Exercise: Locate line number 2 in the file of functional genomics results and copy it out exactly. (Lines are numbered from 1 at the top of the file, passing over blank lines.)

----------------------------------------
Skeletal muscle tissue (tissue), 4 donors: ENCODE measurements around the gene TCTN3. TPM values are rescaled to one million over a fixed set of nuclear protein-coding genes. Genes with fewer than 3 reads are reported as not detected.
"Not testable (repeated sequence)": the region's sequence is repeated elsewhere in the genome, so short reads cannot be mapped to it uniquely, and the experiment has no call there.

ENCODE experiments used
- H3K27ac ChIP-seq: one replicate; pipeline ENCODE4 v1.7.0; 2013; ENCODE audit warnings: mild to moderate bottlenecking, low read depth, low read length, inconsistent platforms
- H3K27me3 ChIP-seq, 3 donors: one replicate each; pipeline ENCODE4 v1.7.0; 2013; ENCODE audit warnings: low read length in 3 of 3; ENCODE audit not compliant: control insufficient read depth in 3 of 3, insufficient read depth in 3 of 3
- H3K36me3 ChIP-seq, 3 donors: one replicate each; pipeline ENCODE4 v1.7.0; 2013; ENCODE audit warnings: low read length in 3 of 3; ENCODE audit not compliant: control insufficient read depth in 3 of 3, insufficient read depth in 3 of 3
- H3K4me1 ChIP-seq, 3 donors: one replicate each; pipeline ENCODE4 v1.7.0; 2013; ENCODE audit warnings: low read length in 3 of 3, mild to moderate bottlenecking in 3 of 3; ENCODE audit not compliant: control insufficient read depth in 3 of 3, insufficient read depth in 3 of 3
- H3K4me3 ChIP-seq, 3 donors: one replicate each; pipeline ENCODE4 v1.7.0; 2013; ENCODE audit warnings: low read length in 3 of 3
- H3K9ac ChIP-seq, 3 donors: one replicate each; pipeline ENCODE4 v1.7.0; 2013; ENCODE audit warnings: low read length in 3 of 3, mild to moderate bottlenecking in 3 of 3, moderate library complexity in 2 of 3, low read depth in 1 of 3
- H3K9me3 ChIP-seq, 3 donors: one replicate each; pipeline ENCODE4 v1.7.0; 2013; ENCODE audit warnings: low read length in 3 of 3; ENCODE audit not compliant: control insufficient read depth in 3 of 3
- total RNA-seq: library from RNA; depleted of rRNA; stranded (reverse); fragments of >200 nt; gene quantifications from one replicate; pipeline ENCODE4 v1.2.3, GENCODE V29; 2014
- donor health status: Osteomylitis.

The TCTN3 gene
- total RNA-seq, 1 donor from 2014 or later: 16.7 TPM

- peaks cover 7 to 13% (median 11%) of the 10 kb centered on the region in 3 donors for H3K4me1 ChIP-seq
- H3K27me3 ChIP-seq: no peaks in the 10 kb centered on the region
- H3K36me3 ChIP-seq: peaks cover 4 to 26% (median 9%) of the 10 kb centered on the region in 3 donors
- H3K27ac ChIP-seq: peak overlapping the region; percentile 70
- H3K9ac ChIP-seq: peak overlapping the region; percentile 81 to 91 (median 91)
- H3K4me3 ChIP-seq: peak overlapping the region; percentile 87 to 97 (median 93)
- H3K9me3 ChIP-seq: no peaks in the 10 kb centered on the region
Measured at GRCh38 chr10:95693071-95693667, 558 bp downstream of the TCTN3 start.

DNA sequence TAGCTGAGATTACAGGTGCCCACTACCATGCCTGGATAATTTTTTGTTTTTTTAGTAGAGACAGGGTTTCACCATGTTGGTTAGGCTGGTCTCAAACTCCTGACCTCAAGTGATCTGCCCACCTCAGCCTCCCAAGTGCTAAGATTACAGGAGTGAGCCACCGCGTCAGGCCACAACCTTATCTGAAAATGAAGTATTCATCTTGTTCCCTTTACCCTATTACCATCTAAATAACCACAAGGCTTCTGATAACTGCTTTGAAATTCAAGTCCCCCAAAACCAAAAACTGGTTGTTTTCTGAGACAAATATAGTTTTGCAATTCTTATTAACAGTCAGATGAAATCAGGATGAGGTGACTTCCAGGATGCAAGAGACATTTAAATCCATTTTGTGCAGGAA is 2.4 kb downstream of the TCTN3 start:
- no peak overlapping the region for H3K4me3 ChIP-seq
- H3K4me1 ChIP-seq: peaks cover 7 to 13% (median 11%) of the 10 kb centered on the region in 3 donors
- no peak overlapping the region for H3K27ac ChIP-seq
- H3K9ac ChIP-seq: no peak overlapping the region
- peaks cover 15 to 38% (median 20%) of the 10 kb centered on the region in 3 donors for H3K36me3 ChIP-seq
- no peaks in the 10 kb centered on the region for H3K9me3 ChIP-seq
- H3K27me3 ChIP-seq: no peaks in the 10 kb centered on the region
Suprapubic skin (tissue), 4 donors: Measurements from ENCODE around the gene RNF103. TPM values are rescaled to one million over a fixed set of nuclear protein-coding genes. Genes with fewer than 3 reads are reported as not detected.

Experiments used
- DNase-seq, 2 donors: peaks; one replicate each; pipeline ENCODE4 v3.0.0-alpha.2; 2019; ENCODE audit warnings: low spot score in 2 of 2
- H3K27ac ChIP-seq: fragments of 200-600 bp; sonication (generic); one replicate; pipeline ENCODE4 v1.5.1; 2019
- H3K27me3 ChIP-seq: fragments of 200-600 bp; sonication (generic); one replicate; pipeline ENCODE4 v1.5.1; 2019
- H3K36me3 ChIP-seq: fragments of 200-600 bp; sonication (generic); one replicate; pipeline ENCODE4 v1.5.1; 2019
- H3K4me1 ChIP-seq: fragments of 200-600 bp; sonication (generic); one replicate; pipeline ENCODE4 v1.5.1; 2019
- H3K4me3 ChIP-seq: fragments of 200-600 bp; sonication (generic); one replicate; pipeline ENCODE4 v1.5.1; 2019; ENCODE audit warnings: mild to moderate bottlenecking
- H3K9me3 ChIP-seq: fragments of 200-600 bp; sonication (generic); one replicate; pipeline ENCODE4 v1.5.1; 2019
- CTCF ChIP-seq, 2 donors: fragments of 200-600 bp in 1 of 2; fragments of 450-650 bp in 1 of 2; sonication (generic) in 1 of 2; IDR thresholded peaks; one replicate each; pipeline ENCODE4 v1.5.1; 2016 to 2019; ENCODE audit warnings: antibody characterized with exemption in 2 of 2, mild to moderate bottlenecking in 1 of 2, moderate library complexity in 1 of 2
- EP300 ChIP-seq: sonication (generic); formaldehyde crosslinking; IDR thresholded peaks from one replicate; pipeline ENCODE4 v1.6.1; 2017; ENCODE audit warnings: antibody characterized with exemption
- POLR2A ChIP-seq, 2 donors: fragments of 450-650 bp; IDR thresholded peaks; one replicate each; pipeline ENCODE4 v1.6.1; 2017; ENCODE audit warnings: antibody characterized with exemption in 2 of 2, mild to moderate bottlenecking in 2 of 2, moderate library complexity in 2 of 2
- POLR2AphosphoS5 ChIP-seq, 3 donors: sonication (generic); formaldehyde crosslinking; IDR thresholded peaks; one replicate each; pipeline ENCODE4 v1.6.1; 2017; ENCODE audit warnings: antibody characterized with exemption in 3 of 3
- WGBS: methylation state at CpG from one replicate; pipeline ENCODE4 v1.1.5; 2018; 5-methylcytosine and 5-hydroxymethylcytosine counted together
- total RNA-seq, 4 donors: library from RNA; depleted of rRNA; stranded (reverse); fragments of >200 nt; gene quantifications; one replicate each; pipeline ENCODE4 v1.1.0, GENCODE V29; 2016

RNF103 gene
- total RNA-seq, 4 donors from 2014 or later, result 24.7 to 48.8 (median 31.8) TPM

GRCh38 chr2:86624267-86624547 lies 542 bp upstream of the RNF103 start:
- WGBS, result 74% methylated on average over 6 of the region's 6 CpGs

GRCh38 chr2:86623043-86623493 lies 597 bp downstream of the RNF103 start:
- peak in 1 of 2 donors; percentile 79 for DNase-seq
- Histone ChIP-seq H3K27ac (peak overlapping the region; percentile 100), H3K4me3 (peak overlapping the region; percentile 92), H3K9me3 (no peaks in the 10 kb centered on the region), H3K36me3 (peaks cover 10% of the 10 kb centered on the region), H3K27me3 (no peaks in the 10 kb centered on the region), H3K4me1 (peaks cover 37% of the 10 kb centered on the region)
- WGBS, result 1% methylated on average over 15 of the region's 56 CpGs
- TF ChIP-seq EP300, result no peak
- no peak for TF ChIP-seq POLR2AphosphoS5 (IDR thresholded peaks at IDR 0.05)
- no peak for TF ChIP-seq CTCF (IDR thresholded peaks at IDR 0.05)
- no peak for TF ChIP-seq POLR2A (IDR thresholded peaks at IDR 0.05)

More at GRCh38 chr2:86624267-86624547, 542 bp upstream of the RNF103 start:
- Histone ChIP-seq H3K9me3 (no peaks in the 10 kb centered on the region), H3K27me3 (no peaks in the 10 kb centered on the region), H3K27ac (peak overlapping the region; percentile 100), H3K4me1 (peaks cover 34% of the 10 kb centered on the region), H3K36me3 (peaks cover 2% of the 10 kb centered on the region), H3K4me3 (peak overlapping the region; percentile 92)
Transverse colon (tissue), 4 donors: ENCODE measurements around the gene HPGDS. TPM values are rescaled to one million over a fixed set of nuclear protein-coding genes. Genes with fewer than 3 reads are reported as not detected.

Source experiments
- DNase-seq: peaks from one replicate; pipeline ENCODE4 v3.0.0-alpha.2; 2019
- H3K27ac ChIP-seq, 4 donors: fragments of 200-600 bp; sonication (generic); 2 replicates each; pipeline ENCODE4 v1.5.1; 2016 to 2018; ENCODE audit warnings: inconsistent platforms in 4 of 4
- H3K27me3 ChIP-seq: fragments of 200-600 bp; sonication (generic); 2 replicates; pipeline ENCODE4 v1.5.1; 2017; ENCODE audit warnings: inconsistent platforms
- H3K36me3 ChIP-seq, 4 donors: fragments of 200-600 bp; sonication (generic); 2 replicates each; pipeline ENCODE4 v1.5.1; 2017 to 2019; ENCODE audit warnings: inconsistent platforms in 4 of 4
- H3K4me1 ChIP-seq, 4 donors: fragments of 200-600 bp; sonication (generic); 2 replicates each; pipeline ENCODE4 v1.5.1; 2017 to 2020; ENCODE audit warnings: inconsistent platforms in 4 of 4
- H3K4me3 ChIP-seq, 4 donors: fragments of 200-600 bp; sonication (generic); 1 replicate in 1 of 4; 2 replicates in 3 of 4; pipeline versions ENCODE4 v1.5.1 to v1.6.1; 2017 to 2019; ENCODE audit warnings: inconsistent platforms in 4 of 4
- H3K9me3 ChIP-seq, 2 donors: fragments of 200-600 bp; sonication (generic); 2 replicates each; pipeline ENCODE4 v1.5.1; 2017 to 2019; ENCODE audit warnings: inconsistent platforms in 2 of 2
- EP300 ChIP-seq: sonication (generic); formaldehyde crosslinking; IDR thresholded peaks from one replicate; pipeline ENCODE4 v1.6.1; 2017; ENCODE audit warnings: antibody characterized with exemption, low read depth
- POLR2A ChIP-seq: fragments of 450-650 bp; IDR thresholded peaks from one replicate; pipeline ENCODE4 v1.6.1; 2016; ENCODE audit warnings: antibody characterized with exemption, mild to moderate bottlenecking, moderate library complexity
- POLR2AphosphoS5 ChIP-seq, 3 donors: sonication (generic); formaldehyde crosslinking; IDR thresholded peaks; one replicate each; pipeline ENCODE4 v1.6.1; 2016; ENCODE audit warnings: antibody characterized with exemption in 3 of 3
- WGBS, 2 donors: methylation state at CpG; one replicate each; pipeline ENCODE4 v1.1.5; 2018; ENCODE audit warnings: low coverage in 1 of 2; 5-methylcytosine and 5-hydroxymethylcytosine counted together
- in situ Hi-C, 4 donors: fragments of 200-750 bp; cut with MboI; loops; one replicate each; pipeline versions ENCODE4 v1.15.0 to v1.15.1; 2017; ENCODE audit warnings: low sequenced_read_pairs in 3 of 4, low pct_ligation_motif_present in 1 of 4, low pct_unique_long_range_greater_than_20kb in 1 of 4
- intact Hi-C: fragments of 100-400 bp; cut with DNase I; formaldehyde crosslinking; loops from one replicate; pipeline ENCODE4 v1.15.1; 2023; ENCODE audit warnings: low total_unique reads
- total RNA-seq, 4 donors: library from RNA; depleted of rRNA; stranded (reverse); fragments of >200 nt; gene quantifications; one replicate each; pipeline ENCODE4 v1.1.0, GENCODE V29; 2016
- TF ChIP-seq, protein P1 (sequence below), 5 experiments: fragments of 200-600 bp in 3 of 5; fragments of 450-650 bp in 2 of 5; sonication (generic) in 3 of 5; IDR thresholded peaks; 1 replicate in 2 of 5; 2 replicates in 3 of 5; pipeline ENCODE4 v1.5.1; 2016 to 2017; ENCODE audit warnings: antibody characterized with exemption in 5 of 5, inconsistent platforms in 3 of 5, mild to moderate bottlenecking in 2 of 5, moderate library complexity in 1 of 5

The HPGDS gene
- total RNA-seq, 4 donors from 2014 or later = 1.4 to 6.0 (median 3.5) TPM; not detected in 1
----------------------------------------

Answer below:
"Not testable (repeated sequence)": the region's sequence is repeated elsewhere in the genome, so short reads cannot be mapped to it uniquely, and the experiment has no call there.